Rainer's Review of Django Unchained
Not bad... for a Western.
Quentin Tarantino and I, we probably won't ever become the biggest buddies, we've never been. We just don't share his love for B-movies and their most famous genres (martial arts, spaghetti western, exploitation,...).
I like his work as a screenwriter though. The way he composes pop cultural fueled discussions about various subjects that have never been discussed in film before. And, most of his film are bloody fun, literally.
In Django Unchained, Tarantino created a homage to spaghetti western with a pinch of blaxploitation. It's violent and gory and hilariously funny.
Although I missed the pop references (due to the period setting), and the dialogue was generally below Tarantino-standards, but especially Waltz was provided with numerous awesome monologues and there are also quite a few memorable one-liners.
In this case, it even helped that Tarantino mixes up genres, thus it wasn't too western-like and so, I could appreciate it.
What really made it work though, was the work of Christoph Waltz, Leonardo DiCaprio and the rest of the cast.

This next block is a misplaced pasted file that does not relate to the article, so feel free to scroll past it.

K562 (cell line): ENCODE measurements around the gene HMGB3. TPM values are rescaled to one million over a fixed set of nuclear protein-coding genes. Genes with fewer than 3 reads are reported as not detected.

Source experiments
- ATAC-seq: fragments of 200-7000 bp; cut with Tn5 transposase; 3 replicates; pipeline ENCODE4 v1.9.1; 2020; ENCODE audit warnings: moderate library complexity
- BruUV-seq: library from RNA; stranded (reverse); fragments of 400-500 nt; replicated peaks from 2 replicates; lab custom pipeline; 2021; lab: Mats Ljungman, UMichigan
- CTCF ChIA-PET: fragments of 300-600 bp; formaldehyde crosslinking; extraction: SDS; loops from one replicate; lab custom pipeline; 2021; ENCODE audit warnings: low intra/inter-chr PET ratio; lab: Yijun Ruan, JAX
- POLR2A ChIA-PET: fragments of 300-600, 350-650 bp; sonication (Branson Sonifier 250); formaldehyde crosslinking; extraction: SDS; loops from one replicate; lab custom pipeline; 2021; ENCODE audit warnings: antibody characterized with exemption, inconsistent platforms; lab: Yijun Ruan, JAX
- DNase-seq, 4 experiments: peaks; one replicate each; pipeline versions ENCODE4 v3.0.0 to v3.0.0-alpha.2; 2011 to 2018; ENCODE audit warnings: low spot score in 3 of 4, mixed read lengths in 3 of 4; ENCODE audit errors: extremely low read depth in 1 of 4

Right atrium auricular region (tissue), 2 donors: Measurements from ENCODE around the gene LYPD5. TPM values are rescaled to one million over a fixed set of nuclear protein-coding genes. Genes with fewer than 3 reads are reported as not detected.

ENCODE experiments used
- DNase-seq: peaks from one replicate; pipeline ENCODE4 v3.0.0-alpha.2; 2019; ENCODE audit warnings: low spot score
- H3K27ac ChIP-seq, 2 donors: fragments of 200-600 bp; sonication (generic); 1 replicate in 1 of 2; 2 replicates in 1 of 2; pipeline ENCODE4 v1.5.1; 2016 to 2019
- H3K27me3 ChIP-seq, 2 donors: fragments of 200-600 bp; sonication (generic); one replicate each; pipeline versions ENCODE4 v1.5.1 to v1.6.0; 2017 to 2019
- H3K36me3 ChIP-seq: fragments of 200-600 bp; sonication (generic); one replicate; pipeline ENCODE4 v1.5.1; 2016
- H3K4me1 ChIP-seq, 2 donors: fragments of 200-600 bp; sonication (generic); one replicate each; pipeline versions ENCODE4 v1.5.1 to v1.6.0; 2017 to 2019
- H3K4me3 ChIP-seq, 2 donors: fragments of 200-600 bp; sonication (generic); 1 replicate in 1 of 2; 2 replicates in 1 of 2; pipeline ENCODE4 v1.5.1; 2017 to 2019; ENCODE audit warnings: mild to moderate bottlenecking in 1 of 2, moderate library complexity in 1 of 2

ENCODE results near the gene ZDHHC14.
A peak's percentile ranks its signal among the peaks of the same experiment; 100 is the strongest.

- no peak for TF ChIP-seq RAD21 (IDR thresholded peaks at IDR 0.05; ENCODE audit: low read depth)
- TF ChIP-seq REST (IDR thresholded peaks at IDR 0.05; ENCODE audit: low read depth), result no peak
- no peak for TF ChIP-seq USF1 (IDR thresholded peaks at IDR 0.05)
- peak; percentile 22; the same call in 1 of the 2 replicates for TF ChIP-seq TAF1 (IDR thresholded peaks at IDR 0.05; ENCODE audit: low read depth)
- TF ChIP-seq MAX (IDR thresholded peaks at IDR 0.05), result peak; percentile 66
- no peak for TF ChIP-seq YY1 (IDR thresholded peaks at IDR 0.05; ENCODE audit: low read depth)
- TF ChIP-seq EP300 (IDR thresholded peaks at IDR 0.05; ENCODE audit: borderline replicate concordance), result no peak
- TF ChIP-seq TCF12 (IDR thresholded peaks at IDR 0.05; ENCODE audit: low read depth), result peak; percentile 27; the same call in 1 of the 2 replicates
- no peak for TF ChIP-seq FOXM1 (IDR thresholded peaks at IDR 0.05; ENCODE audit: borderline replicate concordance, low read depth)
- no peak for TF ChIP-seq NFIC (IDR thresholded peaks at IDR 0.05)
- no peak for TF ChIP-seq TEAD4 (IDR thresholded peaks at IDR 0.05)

I can't explain why Waltz has been awarded for his supporting work all award season long because he definitely plays the second lead alongside Jamie Foxx but anyways, he's by far the best thing about the movie.
Merely, I have seen an actor that fits the character and the film universe of a certain filmmaker as well as Waltz. His Dr. King Schultz is actually completely over-the-top, but in Tarantino-verse it all makes sense.
DiCaprio on the other hand, plays a plantation owner. In a role, I've been waiting a long time to see him. He's a suave villain and utterly effective. His black nigger-hating house slave Stephen (Samuel L. Jackson) is a similar kind of guy to Schultz - he's completely over the top but fits the film universe of QT perfectly.
These performances make me even forget the overlong runtime.
Great performances, nice dialogue, fun soundtrack (fits the Tarantino-verse, although you could discuss the way he used modern songs - from pop to hip-hop - in this setting), annoying B-movie references, lots of violence and a subject matter which is important but is handled with too little earnestness and thus lost in the blood and violence.